Re: Symbol Grounding Problem

From: Lander, Emma (
Date: Thu May 23 1996 - 12:20:54 BST

Symbols are arbitrary; they have no direct association with what they
represent so they are not self explanatory. They only take on the
meanings that we give them and so they must be 'grounded' into
perceptual categories which will be easily recognised and understood
by those using the symbol system.
If all you are given is symbols you will not find their meaning by
looking at more symbols. This is analogous to trying to learn to
speak chinese from a chinese to chinese dictionary, the symbols are
meaningless untill you have been told what they represent, and these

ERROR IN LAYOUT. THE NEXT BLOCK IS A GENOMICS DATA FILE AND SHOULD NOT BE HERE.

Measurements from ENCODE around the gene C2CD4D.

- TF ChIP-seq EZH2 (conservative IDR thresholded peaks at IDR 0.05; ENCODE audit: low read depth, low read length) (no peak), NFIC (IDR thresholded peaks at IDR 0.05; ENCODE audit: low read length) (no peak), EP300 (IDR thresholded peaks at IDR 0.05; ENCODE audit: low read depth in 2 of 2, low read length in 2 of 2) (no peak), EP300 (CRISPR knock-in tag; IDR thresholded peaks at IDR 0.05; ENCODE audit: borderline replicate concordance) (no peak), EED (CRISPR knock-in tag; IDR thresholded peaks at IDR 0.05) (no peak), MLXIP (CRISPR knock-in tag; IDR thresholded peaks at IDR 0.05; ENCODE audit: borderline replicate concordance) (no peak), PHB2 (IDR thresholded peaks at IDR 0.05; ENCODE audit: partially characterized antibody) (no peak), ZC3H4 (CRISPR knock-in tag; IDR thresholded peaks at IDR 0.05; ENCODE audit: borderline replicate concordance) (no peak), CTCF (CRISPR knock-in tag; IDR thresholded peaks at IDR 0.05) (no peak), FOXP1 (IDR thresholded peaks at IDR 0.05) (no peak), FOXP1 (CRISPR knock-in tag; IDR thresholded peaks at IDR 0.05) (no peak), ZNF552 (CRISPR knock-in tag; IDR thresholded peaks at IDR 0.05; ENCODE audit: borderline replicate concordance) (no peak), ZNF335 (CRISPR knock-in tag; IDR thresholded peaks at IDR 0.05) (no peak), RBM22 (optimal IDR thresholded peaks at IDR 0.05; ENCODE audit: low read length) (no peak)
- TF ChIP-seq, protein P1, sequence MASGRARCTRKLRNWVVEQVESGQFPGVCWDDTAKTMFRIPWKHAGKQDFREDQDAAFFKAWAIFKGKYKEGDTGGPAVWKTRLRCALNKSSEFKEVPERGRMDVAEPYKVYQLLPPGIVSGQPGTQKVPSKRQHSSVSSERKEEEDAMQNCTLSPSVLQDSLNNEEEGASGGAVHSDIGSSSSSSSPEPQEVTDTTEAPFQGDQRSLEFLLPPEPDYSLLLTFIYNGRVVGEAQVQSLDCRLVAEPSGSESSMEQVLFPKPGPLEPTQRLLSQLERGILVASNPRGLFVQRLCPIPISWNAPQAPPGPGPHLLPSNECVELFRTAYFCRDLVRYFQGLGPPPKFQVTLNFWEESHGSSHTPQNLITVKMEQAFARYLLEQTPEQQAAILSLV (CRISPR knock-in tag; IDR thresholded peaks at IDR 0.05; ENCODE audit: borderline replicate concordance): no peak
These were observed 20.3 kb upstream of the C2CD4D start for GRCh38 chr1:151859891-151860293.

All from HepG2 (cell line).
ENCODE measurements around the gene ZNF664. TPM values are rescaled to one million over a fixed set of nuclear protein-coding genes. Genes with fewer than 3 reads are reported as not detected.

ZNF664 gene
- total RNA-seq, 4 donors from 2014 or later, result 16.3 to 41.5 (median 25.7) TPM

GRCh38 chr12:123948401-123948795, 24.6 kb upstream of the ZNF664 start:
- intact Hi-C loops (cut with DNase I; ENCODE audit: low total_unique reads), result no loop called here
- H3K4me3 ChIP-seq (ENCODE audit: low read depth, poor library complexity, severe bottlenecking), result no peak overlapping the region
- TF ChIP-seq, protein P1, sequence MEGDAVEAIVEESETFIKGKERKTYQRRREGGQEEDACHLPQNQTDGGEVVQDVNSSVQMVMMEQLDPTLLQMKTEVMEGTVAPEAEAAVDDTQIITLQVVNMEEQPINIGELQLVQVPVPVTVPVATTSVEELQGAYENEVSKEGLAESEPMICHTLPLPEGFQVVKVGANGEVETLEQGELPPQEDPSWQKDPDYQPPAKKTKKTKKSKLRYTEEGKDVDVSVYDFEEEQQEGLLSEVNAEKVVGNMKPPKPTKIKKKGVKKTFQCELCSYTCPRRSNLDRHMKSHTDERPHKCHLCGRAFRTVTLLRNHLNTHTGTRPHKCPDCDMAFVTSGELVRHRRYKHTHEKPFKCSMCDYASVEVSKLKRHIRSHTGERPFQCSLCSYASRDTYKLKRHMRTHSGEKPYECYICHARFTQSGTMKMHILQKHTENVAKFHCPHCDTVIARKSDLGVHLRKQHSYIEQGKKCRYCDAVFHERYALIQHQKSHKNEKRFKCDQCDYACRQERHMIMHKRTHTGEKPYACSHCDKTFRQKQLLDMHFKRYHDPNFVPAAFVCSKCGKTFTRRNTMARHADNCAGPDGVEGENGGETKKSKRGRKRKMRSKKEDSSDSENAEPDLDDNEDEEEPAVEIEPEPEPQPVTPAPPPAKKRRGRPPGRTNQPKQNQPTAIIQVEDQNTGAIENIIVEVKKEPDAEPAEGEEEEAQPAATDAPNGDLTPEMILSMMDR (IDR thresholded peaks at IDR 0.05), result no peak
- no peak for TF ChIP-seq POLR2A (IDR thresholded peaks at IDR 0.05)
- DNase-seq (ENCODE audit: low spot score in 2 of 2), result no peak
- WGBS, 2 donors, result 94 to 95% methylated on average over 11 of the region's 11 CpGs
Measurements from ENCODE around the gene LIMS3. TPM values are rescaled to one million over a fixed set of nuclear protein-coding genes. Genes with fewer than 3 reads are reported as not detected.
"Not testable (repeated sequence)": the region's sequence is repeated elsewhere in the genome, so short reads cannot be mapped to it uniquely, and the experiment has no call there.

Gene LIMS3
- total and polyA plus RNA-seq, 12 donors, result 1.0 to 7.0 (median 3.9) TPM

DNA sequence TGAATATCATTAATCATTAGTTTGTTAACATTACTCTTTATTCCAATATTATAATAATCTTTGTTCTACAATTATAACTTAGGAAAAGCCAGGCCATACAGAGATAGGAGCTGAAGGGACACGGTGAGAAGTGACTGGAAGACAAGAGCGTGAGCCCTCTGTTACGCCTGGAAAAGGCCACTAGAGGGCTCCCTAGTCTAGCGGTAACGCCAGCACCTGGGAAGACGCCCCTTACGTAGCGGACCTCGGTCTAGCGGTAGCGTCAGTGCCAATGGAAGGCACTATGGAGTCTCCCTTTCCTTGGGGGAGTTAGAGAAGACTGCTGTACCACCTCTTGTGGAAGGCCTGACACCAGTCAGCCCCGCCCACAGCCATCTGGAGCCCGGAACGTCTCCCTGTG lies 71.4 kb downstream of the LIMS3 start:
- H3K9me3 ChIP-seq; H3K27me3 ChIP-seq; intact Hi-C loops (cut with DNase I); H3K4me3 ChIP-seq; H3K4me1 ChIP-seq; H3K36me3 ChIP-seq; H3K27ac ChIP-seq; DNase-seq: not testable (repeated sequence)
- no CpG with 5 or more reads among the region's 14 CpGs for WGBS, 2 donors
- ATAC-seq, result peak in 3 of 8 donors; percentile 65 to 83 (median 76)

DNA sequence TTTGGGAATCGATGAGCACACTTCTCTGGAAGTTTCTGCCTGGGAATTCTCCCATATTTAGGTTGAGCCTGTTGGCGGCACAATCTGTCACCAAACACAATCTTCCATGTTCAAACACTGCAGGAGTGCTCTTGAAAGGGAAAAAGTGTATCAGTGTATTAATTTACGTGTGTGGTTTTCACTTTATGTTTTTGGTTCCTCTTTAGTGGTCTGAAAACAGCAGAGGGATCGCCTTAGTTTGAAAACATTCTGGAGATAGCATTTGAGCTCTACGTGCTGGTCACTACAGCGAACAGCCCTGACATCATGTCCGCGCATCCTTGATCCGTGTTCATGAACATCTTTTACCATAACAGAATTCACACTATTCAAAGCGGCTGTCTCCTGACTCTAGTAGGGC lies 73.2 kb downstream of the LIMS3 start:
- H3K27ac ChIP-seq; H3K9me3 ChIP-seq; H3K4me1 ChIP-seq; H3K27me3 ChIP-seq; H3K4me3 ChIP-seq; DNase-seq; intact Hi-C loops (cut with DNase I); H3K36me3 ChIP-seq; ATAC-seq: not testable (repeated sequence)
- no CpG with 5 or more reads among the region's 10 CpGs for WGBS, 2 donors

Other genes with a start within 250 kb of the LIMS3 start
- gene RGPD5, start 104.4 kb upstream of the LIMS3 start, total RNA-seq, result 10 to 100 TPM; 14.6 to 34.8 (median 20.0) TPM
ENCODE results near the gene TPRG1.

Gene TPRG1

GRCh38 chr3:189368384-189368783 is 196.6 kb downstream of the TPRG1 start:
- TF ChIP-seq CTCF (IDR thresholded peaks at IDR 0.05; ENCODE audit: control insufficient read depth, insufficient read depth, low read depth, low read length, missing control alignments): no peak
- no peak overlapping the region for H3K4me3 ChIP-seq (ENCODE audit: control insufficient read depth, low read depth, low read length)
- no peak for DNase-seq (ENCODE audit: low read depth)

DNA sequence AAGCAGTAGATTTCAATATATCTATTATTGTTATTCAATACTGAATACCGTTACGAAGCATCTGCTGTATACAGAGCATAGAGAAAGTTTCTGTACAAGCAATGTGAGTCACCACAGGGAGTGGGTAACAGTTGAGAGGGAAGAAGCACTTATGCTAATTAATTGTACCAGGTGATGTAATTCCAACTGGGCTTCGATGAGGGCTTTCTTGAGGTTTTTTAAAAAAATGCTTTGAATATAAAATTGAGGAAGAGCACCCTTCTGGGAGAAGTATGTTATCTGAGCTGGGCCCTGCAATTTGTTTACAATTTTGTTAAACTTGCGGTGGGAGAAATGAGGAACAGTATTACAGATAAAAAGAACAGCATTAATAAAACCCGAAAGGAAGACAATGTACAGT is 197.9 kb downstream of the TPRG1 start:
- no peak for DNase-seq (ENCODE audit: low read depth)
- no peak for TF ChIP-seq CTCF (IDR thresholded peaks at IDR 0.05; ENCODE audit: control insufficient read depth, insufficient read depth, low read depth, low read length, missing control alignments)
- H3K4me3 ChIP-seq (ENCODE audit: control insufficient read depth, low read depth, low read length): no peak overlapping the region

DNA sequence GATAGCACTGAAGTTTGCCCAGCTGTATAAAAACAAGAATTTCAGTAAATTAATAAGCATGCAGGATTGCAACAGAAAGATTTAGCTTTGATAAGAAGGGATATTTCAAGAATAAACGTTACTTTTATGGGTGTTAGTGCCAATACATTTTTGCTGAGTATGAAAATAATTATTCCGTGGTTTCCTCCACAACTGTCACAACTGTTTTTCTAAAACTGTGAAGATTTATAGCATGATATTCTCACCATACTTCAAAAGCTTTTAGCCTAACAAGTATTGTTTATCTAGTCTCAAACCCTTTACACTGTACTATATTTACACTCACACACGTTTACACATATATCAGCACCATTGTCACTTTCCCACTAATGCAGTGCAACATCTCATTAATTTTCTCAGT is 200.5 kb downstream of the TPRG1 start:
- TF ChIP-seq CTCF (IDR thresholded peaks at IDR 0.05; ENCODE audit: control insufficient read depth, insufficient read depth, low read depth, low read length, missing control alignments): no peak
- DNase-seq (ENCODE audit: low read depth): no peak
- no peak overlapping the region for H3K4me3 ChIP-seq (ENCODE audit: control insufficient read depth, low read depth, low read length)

meanings must follow an agreed convention: it is no good having a
symbol that represents something to one person and something totally
different to another.
The meaning of a symbol is in the mind of the interpreter so in order
to know that a symbol means the same thing to two people an analogous
image must be provided. For instance, it is no good knowing the
chinese word for dictionary if you do not know that the word refers
to a dictionary, you must form a perceptual link between the symbol
and the object.
The problem is to not ground symbols in more symbols, instead they
must be placed in perceptual categories.

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